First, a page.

FMCSA Plans 2-Year Test to Permit Removal of Some No-Fault Crashes From CSA Scores

David Heller, Truckload Carriers Association/Flickr

This story appears in the July 18 print edition of Transport Topics.

The Federal Motor Carrier Safety Administration outlined plans for a two-year program allowing certain nonpreventable crashes to be removed from motor carriers’ public and private safety profiles.

The test run is intended to evaluate a process that could mitigate long-standing industry concerns over the agency’s current practice of listing for public view all carrier- reportable crashes, even when a driver or carrier is not at fault.


Motor carriers also have balked at the inclusion of all reportable crashes — especially when a carrier was not at fault — in calculating Compliance, Safety, Accountability program Crash Indicator BASIC percentiles used to predict a carrier’s crash risk.

Industry stakeholders agreed that the program is a promising first step to end what is perceived as a flaw in the CSA program.

“Our members in and of themselves are never afraid to be judged,” said David Heller, director of safety and policy for the Truckload Carriers Association. “They just want to be judged correctly.”

Under the program, when a crash is determined to not be preventable on a driver or carrier’s part, it would be removed.

The program was outlined in two separate Federal Register announcements July 12. A formal date for implementation has not been disclosed, the agency said.

FMCSA said the new crash- accountability review process would begin when a carrier files a request for a data review backed by a variety of documentation. That documentation could include proof of a conviction of the party causing the crash, law enforcement reports and insurance reports from all parties involved in a crash.

The agency is seeking public comment through Sept.12.

FMCSA said it wants to know what other documentation might assist the agency or a third-party contractor in making nonpreventable or preventable crash determinations.

Specifically, FMCSA said the demonstration program likely would allow the removal of crashes from a carrier’s safety record when a truck or bus was struck by a motorist convicted of driving under the influence, driving in the wrong direction, striking a commercial motor vehicle in the rear or striking it when it was legally stopped.

In addition, the agency said the pilot program could allow requests for data reviews of crashes in which a motor carrier struck an animal and those in which a motorist who struck a commercial motor vehicle was speeding or attempting to commit suicide, as well as crashes due to infrastructure failure.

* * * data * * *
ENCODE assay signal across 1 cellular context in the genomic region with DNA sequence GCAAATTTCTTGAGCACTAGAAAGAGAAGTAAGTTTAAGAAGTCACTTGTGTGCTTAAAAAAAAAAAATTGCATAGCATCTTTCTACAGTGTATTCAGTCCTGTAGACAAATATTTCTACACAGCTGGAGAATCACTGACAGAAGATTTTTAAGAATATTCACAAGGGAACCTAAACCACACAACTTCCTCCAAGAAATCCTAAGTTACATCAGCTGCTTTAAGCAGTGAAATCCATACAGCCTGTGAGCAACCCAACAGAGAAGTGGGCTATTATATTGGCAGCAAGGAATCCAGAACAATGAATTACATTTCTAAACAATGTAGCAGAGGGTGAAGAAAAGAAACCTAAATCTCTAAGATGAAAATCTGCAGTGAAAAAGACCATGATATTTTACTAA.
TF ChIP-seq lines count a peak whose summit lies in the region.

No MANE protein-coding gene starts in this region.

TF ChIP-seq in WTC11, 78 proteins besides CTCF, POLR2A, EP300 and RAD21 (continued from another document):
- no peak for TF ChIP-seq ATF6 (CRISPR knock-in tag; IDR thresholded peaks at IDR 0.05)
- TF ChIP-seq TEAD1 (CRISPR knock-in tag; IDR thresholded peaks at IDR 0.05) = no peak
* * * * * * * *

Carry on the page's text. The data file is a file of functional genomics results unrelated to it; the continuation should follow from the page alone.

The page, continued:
The Crash Indicator BASIC percentiles are available only to motor carriers who log in to view their own data, as well as to FMCSA and law enforcement users.

When an accident is determined to be preventable, it still will be listed on the agency’s public website with a note that reads, “FMCSA reviewed this crash and determined that it was preventable.”

When a conclusive decision cannot be made by data reviewers, it still will be publicly listed on the agency website with a note that reads, “FMCSA reviewed this crash and could not make a preventability determination based on the evidence provided.”

“ATA hopes this demonstration project is a step toward a more robust and complete system for carriers to dispute and ultimately strike crashes that were not the fault of the commercial driver,” said American Trucking Associations’ Bill Graves, an adviser to the federation and formerly its president. “By improving crash accountability and data, FMCSA can improve the performance and accuracy of the CSA monitoring system — a goal ATA wholeheartedly supports.”

Joe DeLorenzo, director of FMCSA’s Office of Enforcement and Compliance, said the program is intended to “add meat” to a January 2015 FMCSA request for industry comment.

DeLorenzo said FMCSA incorporated some ATA recommendations filed in earlier public comments.

However, he said the agency did not agree with ATA’s suggestion that it use police reports as the standard of who “was found responsible by law enforcement for the crash.”

“Previous research by the agency showed that police accident reports do not generally provide a clear determination as the preventability of a crash,” the agency said in its written announcement. “Relying on a conviction related to one of the crash scenarios described ensures the agency will have a clear record on which to base its determination.”